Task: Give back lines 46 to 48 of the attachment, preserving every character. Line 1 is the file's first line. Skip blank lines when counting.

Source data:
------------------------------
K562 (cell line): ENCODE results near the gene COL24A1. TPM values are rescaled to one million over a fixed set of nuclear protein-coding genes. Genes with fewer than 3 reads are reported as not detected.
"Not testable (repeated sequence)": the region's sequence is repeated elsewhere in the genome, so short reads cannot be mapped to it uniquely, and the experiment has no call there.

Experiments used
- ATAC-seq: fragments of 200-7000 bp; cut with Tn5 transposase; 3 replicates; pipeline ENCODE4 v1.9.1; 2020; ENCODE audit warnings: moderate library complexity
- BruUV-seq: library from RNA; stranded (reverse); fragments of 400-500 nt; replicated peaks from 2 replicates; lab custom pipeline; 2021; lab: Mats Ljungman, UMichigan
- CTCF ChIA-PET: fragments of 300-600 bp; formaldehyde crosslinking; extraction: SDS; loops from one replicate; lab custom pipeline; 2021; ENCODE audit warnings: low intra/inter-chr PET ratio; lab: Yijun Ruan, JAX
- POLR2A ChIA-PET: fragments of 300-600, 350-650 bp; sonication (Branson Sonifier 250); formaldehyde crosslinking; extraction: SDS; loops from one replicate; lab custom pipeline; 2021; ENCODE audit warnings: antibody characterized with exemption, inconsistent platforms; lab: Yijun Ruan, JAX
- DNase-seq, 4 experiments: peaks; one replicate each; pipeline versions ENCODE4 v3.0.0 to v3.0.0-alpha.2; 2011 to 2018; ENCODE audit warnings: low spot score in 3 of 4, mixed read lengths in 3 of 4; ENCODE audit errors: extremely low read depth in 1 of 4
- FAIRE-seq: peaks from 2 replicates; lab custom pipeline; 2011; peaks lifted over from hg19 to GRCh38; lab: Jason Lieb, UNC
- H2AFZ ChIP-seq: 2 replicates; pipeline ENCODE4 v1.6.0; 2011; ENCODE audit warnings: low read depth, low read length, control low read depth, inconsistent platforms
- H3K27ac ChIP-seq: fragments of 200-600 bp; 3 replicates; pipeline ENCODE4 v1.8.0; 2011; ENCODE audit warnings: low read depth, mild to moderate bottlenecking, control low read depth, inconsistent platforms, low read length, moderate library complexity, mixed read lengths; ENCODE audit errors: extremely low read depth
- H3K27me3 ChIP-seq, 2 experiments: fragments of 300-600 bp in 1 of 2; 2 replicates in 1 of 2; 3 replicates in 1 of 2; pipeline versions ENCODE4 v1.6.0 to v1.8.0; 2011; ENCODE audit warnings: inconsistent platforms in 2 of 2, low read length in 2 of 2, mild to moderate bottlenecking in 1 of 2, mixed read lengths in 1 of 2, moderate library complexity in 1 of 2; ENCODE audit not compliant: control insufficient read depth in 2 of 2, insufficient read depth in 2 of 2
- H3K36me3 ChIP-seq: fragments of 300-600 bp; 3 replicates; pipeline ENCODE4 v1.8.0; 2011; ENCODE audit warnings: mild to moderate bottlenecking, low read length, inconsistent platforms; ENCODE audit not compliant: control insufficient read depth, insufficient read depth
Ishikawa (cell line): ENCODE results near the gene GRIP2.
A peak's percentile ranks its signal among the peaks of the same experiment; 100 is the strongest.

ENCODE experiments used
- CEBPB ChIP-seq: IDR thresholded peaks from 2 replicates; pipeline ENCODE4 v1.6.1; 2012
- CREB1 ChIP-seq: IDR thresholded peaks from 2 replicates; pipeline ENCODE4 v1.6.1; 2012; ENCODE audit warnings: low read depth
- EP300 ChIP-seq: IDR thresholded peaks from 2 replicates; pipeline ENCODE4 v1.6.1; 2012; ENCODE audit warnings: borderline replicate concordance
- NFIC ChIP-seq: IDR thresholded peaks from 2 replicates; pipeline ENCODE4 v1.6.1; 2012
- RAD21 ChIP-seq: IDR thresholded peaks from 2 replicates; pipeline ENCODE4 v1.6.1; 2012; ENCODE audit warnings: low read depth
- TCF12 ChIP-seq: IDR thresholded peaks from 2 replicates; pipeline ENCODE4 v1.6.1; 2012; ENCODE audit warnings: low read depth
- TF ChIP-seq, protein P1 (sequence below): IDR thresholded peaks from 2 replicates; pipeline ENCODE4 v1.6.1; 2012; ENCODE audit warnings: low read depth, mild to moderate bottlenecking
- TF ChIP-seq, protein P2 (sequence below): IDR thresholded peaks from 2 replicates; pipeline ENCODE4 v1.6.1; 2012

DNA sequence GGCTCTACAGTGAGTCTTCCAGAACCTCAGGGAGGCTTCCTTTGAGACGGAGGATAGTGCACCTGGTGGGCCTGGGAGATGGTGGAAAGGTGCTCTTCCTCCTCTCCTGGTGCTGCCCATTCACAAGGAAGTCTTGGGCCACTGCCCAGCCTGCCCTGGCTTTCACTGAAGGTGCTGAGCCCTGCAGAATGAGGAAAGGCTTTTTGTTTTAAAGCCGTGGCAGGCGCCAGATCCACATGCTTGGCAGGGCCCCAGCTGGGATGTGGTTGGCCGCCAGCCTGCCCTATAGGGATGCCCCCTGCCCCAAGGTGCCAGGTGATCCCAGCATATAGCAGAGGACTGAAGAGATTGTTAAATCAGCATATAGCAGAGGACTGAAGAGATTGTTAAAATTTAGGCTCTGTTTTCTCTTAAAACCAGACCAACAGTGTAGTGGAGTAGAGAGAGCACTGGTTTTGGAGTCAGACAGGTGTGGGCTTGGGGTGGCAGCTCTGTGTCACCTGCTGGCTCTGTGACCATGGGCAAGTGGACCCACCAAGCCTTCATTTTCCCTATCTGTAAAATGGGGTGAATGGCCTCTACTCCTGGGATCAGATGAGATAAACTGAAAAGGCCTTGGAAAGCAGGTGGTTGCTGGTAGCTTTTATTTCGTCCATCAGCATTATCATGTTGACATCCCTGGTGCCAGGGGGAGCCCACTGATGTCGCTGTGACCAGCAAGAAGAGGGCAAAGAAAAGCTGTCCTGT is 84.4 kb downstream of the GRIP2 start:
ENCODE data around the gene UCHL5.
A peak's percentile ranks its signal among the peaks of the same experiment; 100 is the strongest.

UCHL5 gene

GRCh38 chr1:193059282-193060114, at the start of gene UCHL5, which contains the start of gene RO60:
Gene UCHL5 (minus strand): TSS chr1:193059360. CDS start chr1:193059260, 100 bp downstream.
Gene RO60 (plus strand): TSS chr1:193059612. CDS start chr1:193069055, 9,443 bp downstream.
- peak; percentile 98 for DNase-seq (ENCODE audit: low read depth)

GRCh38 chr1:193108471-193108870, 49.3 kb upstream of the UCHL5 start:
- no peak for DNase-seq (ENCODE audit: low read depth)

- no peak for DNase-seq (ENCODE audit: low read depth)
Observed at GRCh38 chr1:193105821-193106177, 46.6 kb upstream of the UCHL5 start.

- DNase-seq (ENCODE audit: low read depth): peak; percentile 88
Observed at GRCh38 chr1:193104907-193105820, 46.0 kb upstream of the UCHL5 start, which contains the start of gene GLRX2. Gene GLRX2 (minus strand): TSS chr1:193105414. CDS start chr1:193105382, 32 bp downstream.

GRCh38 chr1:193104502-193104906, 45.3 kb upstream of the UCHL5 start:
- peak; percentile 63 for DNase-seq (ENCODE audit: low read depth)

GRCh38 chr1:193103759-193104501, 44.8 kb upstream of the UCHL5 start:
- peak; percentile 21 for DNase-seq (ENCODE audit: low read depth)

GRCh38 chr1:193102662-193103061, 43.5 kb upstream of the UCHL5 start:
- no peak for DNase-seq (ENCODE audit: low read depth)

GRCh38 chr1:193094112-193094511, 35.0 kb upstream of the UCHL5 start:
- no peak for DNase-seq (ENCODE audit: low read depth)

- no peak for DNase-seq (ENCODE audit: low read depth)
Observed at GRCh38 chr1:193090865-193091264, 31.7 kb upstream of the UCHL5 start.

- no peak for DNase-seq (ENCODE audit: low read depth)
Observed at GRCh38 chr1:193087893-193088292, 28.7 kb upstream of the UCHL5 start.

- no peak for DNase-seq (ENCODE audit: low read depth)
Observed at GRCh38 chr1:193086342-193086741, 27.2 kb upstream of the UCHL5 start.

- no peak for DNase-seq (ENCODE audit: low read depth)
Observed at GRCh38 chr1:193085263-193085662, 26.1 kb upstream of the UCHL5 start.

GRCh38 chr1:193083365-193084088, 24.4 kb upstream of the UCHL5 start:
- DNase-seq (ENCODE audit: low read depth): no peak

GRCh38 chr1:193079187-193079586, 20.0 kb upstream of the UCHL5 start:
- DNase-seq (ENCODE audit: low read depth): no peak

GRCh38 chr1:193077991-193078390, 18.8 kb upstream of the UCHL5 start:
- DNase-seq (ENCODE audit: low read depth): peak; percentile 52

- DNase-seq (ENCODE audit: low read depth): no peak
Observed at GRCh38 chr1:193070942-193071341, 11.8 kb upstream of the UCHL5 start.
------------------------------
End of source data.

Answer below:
- no peak for DNase-seq (ENCODE audit: low read depth)

- no peak for DNase-seq (ENCODE audit: low read depth)
Observed at GRCh38 chr1:193090865-193091264, 31.7 kb upstream of the UCHL5 start.